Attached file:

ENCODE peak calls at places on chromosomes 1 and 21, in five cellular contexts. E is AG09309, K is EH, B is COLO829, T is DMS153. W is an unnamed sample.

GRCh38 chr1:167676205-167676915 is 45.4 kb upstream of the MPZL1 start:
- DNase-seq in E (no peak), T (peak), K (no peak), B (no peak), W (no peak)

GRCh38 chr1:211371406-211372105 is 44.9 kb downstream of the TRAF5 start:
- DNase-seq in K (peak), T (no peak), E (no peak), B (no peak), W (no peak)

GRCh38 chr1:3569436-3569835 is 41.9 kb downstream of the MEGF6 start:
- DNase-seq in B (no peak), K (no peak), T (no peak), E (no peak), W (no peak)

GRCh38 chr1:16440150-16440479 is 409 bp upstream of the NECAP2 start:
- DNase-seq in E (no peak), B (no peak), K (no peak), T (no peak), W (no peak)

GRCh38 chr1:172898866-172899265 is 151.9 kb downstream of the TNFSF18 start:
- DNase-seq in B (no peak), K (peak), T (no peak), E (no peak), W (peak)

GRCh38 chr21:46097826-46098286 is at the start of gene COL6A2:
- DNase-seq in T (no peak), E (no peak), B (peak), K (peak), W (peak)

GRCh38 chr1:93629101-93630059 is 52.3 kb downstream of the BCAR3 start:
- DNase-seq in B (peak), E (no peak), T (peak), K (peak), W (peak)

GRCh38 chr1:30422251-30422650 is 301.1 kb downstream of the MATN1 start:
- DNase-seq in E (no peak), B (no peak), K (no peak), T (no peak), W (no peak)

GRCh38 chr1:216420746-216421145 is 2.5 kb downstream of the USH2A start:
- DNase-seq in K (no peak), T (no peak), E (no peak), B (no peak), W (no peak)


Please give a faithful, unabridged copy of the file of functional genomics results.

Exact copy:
ENCODE peak calls at places on chromosomes 1 and 21, in five cellular contexts. E is AG09309, K is EH, B is COLO829, T is DMS153. W is an unnamed sample.

GRCh38 chr1:167676205-167676915 is 45.4 kb upstream of the MPZL1 start:
- DNase-seq in E (no peak), T (peak), K (no peak), B (no peak), W (no peak)

GRCh38 chr1:211371406-211372105 is 44.9 kb downstream of the TRAF5 start:
- DNase-seq in K (peak), T (no peak), E (no peak), B (no peak), W (no peak)

GRCh38 chr1:3569436-3569835 is 41.9 kb downstream of the MEGF6 start:
- DNase-seq in B (no peak), K (no peak), T (no peak), E (no peak), W (no peak)

GRCh38 chr1:16440150-16440479 is 409 bp upstream of the NECAP2 start:
- DNase-seq in E (no peak), B (no peak), K (no peak), T (no peak), W (no peak)

GRCh38 chr1:172898866-172899265 is 151.9 kb downstream of the TNFSF18 start:
- DNase-seq in B (no peak), K (peak), T (no peak), E (no peak), W (peak)

GRCh38 chr21:46097826-46098286 is at the start of gene COL6A2:
- DNase-seq in T (no peak), E (no peak), B (peak), K (peak), W (peak)

GRCh38 chr1:93629101-93630059 is 52.3 kb downstream of the BCAR3 start:
- DNase-seq in B (peak), E (no peak), T (peak), K (peak), W (peak)

GRCh38 chr1:30422251-30422650 is 301.1 kb downstream of the MATN1 start:
- DNase-seq in E (no peak), B (no peak), K (no peak), T (no peak), W (no peak)

GRCh38 chr1:216420746-216421145 is 2.5 kb downstream of the USH2A start:
- DNase-seq in K (no peak), T (no peak), E (no peak), B (no peak), W (no peak)